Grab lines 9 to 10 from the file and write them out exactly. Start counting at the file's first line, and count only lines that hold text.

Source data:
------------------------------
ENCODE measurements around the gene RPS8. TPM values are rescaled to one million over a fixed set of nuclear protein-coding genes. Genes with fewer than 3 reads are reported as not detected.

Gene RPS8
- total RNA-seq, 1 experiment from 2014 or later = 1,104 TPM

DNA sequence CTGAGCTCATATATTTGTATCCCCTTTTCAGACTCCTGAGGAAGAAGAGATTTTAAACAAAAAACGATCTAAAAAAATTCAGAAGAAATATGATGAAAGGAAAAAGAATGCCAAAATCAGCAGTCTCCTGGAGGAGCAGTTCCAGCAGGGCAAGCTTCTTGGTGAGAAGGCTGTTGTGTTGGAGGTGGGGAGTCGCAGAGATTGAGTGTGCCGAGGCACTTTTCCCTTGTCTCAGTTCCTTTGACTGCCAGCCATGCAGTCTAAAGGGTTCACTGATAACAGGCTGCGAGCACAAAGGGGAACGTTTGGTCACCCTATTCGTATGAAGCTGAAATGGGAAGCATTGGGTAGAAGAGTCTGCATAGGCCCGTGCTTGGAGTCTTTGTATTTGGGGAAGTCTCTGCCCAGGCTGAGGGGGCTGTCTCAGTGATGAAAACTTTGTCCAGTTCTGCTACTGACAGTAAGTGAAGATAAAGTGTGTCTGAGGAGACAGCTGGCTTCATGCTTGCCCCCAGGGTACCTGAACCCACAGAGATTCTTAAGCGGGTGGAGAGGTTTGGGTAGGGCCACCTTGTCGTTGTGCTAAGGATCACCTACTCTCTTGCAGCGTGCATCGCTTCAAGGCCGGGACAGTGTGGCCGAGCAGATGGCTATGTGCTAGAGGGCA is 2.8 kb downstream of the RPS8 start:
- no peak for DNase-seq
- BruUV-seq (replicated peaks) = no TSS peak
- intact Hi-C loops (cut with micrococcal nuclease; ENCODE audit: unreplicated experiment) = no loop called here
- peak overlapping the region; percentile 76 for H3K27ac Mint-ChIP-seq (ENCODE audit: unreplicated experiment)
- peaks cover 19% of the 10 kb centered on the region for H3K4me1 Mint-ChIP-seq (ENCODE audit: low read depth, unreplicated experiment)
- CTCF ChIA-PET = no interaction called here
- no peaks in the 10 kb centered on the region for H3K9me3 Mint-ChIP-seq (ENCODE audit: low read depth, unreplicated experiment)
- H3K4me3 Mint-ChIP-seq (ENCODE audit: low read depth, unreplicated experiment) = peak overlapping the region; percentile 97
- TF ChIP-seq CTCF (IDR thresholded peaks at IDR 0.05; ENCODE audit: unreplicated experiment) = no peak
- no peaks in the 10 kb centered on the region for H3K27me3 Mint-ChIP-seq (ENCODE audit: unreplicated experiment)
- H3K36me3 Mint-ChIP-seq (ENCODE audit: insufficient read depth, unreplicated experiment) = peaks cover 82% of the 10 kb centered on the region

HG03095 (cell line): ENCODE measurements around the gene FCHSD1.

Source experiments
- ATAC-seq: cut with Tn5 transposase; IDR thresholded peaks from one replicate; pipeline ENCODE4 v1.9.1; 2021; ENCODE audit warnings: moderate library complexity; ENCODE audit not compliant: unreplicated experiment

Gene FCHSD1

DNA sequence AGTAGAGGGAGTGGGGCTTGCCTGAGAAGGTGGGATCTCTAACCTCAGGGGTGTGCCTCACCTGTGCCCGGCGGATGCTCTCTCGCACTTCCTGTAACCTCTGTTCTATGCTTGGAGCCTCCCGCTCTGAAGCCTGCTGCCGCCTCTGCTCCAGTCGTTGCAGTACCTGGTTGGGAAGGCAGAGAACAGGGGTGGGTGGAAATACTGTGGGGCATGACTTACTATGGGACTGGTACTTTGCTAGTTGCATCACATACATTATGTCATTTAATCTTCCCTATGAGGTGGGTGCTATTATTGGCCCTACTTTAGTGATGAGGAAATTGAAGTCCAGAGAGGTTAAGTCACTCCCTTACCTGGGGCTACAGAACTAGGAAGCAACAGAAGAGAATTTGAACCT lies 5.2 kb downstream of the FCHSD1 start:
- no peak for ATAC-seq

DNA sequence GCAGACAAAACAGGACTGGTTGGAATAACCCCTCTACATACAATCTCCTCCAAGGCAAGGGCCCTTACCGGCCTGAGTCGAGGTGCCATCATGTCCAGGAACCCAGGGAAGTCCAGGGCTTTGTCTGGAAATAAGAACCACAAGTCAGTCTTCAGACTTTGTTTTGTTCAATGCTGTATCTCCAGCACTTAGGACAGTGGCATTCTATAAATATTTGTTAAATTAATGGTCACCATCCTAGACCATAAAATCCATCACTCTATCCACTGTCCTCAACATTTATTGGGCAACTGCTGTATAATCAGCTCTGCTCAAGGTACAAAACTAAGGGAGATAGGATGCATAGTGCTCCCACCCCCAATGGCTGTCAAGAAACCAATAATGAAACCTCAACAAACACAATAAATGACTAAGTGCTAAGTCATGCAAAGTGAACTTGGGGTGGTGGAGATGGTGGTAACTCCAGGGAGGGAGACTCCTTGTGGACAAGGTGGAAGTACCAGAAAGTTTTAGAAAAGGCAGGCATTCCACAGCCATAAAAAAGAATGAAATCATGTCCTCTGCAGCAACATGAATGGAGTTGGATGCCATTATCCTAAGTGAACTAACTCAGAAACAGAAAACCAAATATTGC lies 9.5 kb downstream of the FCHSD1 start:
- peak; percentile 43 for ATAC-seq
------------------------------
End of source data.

- peaks cover 19% of the 10 kb centered on the region for H3K4me1 Mint-ChIP-seq (ENCODE audit: low read depth, unreplicated experiment)
- CTCF ChIA-PET = no interaction called here